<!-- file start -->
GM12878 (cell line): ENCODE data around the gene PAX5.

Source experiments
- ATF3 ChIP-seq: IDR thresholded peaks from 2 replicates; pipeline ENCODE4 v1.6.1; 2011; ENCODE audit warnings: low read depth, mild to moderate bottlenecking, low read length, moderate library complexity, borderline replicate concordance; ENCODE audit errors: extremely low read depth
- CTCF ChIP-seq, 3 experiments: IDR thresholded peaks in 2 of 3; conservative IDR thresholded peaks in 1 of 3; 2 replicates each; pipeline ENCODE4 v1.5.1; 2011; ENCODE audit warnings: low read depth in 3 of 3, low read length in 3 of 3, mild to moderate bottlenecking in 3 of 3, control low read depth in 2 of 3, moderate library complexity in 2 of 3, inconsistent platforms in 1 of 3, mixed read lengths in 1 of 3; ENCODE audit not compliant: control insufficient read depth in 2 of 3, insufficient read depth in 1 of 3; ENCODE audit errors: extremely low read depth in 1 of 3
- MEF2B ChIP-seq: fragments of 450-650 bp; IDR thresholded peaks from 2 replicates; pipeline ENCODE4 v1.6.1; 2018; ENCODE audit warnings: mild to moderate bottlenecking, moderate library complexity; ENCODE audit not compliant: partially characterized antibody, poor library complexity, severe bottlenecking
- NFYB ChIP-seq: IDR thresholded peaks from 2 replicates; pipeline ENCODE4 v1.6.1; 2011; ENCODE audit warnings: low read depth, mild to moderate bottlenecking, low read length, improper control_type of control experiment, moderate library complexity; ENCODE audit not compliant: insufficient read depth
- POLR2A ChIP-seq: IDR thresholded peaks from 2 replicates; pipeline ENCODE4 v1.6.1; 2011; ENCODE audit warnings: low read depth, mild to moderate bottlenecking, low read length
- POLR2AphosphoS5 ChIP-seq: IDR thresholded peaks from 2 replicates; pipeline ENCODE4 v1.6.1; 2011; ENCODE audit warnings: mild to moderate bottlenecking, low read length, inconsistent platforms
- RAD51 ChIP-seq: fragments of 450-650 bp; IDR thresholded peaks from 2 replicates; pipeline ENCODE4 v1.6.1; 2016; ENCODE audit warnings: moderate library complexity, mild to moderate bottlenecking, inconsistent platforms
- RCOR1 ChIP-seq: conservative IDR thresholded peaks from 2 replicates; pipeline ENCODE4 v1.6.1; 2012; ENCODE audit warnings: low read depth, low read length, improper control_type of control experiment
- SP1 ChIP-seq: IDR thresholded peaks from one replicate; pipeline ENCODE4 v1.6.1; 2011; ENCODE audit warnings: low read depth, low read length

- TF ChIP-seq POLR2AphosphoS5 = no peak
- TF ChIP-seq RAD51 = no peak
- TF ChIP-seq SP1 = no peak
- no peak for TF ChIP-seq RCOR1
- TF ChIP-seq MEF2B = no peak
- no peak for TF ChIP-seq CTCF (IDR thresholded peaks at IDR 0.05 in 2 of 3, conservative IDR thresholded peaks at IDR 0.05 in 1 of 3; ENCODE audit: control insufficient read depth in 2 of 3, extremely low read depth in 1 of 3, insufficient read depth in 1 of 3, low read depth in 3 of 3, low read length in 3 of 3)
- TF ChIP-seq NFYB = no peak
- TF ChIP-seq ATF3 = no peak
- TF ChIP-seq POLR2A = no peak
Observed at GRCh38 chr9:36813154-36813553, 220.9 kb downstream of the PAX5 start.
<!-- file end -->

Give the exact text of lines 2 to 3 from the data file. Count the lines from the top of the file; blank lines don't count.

Source experiments
- ATF3 ChIP-seq: IDR thresholded peaks from 2 replicates; pipeline ENCODE4 v1.6.1; 2011; ENCODE audit warnings: low read depth, mild to moderate bottlenecking, low read length, moderate library complexity, borderline replicate concordance; ENCODE audit errors: extremely low read depth